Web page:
Use of unconventional cancer treatments in the United States has been influenced by the U.S. federal government's National Center for Complementary and Alternative Medicine (NCCAM), initially known as the Office of Alternative Medicine (OAM), which was established in 1992 as a National Institutes of Health (NIH) adjunct by the U.S. Congress. More specifically, the NIC's Office of Cancer Complementary and Alternative Medicine sponsors over $105 million a year in grants for pseudoscientific cancer research. Over thirty American medical schools have offered general courses in alternative medicine, including the Georgetown, Columbia, and Harvard university systems, among others.
Probably the best way to use witch hazel is to make a tonic with it. To do this you need a 1/2 lb of bark from the witch hazel tree, distilled water, and vodka. Mix the witch hazel and enough water to cover the bark by about 1-2 inches. Bring that to a boil and let it simmer for around 20 minutes with a lid on. After that remove the bark by straining it out and add half the volume of your tea in alcohol. So if you have 20 ounces of tea add 10 ounces of the alcohol. Thayers toner is also a great choice if you just want it pre-made it includes aloe vera in it as well.
Most studies of complementary and alternative medicine in the treatment of cancer pain are of low quality in terms of scientific evidence. Studies of massage therapy have produced mixed results, but overall show some temporary benefit for reducing pain, anxiety, and depression and a very low risk of harm, unless the patient is at risk for bleeding disorders. There is weak evidence for a modest benefit from hypnosis, supportive psychotherapy and cognitive therapy. Results about Reiki and touch therapy were inconclusive. The most studied such treatment, acupuncture, has demonstrated no benefit as an adjunct analgesic in cancer pain. The evidence for music therapy is equivocal, and some herbal interventions such as PC-SPES, mistletoe, and saw palmetto are known to be toxic to some cancer patients. The most promising evidence, though still weak, is for mind–body interventions such as biofeedback and relaxation techniques.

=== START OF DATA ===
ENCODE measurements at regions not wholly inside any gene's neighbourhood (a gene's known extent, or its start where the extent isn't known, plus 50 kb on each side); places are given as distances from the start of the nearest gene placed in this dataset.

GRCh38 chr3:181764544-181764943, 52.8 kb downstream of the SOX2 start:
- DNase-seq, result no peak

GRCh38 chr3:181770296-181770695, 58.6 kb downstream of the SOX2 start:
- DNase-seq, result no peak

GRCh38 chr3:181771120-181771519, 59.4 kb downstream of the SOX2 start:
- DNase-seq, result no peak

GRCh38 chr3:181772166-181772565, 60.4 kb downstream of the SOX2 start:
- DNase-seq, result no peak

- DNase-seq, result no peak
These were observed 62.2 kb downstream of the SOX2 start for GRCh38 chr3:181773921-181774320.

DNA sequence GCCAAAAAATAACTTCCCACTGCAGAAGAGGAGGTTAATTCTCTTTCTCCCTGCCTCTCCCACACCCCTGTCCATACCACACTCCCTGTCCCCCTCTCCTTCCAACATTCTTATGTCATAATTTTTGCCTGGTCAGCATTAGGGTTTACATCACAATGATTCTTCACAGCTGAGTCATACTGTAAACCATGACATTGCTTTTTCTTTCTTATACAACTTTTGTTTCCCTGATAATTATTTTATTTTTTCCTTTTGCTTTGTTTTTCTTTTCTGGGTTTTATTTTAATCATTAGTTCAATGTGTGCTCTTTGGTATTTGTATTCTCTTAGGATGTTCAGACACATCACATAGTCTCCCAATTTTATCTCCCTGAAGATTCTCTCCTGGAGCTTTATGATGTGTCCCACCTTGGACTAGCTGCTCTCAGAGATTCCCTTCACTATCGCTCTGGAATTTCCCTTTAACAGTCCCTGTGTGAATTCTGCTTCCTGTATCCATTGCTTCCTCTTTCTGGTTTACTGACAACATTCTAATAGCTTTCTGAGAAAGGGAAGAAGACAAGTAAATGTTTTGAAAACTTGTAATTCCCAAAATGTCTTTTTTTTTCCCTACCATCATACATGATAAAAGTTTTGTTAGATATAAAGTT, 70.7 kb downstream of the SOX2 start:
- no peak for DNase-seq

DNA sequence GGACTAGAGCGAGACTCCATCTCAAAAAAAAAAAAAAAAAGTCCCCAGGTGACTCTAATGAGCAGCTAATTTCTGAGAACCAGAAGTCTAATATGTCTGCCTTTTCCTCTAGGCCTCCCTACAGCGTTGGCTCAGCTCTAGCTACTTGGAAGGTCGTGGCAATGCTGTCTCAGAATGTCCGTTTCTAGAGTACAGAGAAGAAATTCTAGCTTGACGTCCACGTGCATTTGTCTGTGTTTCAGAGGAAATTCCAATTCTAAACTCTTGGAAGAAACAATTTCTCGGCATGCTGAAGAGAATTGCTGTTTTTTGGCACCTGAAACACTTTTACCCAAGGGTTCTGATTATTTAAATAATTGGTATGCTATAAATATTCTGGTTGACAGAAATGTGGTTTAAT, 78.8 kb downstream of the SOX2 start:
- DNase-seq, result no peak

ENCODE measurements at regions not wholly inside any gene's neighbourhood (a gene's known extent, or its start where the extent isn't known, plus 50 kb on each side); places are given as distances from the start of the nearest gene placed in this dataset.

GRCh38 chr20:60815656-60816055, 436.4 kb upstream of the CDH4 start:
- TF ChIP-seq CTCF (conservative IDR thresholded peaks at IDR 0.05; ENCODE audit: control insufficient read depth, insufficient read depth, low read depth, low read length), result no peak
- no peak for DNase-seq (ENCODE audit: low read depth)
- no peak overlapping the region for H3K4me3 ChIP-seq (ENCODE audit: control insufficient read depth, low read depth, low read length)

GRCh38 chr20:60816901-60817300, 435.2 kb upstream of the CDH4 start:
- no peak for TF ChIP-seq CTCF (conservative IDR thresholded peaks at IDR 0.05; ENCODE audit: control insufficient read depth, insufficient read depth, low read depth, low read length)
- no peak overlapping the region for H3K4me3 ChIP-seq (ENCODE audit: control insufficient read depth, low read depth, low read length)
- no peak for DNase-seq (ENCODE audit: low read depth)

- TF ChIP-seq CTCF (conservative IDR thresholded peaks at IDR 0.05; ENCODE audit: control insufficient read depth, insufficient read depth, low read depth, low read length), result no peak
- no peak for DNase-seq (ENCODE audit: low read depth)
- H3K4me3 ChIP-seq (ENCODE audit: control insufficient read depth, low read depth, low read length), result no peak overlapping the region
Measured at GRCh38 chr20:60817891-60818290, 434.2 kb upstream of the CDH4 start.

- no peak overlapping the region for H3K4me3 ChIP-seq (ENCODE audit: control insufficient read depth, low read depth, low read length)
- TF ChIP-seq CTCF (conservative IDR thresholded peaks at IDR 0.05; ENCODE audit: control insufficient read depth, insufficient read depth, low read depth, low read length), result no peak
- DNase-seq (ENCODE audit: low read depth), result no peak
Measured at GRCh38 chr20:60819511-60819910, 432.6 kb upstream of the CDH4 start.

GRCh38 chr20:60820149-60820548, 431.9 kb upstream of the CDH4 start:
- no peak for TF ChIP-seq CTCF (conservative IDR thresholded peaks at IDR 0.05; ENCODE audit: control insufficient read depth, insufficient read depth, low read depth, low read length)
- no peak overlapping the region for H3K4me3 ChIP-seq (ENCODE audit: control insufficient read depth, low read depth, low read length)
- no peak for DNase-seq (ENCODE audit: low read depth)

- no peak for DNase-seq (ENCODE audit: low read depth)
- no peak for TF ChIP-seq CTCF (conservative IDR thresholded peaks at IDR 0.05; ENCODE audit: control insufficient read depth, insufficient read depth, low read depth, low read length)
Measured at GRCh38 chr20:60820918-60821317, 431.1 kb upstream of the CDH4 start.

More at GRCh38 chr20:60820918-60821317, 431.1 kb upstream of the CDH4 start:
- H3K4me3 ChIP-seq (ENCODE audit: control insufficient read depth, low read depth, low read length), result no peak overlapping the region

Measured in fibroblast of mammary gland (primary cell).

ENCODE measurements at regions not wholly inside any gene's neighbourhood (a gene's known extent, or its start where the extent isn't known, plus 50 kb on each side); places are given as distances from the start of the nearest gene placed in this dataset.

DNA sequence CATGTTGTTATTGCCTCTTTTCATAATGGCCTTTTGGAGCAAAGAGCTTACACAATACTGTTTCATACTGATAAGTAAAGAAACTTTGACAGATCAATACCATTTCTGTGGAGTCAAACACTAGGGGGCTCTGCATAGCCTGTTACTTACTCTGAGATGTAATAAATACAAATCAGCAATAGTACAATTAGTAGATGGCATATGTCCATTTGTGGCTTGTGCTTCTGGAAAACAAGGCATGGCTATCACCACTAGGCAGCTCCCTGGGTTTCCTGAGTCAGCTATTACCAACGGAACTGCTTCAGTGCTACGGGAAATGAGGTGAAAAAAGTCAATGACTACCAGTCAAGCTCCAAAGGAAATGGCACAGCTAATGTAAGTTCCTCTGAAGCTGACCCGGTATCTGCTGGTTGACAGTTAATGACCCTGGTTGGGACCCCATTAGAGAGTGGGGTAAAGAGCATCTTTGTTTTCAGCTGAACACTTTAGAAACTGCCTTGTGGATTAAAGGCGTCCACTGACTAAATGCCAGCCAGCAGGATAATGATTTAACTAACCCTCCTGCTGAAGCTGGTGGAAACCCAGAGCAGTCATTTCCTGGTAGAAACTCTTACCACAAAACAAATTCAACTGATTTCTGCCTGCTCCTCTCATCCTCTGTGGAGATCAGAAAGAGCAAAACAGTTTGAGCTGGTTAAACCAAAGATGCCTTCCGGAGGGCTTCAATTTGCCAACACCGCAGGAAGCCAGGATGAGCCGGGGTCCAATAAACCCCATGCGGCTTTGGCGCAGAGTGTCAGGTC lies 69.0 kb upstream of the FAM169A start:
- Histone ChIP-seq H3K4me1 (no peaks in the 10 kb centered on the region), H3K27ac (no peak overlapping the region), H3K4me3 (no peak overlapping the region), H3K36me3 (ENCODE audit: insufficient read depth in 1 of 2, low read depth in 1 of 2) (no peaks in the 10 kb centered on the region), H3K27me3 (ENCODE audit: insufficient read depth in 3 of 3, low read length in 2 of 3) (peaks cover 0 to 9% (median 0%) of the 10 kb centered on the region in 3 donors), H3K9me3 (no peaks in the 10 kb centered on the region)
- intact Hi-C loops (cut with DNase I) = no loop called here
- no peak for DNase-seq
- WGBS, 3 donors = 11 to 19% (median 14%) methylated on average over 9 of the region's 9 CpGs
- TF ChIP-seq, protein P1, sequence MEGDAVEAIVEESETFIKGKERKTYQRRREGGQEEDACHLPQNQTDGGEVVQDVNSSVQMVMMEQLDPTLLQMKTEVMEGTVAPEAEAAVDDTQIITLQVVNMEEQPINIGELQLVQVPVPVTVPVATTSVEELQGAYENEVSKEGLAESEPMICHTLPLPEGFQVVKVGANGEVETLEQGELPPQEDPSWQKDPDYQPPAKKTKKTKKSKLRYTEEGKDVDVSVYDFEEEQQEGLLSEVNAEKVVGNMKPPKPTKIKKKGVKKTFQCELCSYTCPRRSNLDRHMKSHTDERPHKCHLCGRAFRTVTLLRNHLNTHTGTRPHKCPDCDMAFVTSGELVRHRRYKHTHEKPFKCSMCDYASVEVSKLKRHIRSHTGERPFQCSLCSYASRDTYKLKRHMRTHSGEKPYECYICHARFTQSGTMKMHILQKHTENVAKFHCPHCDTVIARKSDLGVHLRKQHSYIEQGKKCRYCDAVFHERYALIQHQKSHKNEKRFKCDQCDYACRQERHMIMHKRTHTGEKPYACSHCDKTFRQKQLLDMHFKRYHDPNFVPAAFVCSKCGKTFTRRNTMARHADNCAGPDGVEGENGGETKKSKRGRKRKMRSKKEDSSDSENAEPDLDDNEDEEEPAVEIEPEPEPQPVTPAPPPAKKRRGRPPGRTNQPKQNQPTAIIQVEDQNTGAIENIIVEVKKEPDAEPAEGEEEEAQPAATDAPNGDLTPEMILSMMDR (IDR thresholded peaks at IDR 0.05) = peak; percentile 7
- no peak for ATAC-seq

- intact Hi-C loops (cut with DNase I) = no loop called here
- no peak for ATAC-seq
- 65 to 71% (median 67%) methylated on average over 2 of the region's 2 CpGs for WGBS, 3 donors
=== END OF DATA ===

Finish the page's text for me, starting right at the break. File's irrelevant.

Also known as pot marigold or poet's marigold, calendula is different than the common marigold that's usually seen in gardens. Unlike the common marigold calendula is edible and has very little scent. During medieval time in England the calendula herb was commonly used in stews, syrups, and breads. Calendula is also rather easy to start from seed and is able to adapt to many growing conditions making it an ideal herb to grow. The herb is found in many gardens all over the world for subarctic to tropic regions. Now let's take a look at the key medicinal uses that make calendula such a prized herb to have.
According to studies, cinnamon may have a positive effect on the glycemic control and the lipid profile in patients with diabetes mellitus type 2. This is because it contains 18% polyphenol content in dry weight. This popular Indian spice can improve insulin sensitivity and blood glucose control. According to a study published in Journal Of The American Board Of Family Medicine, “cinnamon lowered HbA1C by 0.83% compared with standard medication alone lowering HbA1C 0.37%. Taking cinnamon could be useful for lowering serum HbA1C in type 2 diabetics with HbA1C >7.0 in addition to usual care.”
Homeopathy is well-known for its positive results in treating any illness. You might have known that long term use of medicines can make your immune system weak. Homeopathy will always help you in strengthening your immunity power. A sound immune system will protect you from the attack of serious illnesses. Homeopathy works according to your body system not against it. If you have any serious or even mild health problem, you should try homeopathy medicines first.
Bee Balm was often used by the Native Americans to treat intestinal problems, colic and flatulence. Tea made from this plant was used to induce sweating and break fevers. Bee balm is often used to treat the common cold and sore throat as well. The leaves of this plant are a good source of essential oil that contains thymol. Thymol is an antibiotic and often used as an ingredient in mouthwash.